Lysistrata, Women and War: International Law's Treatment of Women in Conflict and Post-Conflict Situations


Emma L. Lindsay


Aristophanes’ Lysistrata is powerful anti-war play often revived during times of international conflict. This paper uses Lysistrata to highlight and critique binary oppositions that underpin the treatment of women in conflict and post-conflict situations in the play and in international law. While many of the experiences of women and girls in war are similar to those of men and boys, there are important differences. Existing inequalities between women and men, and patterns of discrimination against women and girls, tend to be exacerbated in wartime. There are circumstances in which women suffer harms of a different kind and to a different degree to men or in which certain harms primarily affect women. But if women suffer the impact of conflict in ways men do not, they are also a key to the solution of conflict, as Lysistrata shows.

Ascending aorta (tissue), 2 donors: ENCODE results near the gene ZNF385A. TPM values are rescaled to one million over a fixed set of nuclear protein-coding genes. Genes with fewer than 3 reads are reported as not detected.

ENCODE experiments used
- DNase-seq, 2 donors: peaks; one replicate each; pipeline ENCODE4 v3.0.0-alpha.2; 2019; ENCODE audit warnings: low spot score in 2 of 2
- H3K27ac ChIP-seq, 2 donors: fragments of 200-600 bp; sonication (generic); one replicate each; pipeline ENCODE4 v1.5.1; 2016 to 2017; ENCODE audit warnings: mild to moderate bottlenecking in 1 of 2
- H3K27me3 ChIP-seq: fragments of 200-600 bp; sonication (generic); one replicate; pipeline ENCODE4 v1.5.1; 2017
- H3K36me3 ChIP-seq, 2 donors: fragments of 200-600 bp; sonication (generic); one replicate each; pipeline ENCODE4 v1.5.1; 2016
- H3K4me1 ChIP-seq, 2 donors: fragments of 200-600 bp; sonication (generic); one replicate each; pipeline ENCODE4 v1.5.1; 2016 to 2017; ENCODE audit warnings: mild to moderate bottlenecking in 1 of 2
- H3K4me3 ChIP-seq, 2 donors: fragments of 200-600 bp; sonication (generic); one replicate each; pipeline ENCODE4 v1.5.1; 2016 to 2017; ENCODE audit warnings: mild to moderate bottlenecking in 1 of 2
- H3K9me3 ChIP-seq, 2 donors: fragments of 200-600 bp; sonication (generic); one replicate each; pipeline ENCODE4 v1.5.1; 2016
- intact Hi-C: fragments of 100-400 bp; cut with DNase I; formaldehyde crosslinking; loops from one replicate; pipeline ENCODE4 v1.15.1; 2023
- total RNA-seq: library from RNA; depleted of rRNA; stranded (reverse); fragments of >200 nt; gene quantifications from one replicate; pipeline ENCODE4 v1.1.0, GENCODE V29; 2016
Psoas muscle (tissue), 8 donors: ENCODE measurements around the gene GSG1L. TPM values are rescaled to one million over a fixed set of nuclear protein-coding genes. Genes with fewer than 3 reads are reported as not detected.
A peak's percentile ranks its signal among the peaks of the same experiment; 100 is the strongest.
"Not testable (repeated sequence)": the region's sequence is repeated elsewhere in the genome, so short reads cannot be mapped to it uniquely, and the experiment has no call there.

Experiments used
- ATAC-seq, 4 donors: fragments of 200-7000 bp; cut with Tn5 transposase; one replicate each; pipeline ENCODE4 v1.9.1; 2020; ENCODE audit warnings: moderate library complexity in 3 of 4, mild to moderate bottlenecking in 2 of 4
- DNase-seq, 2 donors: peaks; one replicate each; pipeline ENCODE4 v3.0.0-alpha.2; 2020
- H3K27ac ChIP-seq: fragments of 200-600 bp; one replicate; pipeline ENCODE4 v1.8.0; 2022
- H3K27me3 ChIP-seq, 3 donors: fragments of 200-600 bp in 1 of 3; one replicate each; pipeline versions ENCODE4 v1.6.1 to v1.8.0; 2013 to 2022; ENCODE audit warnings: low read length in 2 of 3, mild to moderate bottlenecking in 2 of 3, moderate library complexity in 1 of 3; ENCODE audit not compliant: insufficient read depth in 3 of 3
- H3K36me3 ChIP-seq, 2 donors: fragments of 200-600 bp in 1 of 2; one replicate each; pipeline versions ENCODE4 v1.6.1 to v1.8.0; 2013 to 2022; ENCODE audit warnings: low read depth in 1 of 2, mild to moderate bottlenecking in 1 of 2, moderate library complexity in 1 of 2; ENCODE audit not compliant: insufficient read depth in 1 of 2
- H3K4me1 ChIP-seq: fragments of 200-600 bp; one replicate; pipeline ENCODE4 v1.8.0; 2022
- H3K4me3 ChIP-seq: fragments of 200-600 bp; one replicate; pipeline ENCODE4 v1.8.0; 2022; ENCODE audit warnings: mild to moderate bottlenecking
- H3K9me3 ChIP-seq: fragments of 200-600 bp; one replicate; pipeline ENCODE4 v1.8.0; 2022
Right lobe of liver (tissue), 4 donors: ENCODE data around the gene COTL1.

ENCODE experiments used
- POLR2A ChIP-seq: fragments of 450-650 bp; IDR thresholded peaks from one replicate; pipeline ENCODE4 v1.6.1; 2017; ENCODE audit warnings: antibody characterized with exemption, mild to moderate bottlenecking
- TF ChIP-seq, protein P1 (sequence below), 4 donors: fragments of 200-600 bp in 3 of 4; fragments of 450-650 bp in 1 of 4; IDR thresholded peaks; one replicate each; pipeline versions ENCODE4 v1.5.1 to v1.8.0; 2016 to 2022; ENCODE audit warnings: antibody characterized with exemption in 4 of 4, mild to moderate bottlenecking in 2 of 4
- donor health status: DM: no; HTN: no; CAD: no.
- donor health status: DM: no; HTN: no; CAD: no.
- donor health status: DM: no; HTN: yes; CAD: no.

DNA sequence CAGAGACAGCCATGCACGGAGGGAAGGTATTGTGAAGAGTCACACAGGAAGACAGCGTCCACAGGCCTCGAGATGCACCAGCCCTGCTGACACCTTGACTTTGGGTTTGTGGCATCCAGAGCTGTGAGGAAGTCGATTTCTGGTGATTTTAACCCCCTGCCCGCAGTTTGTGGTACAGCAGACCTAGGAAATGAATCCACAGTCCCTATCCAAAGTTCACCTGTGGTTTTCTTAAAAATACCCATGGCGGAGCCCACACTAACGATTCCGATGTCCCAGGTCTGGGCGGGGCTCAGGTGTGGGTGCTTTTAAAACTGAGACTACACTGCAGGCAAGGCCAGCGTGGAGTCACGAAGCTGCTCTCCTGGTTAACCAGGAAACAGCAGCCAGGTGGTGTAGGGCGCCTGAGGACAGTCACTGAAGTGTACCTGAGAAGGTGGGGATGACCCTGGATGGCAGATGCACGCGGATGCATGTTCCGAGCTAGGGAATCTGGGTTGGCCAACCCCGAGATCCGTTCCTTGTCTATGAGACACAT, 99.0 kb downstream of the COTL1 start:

Entertainment, Arts, and Sports Law | Human Rights Law | International Law | Law and Gender

Date of this Version

March 2004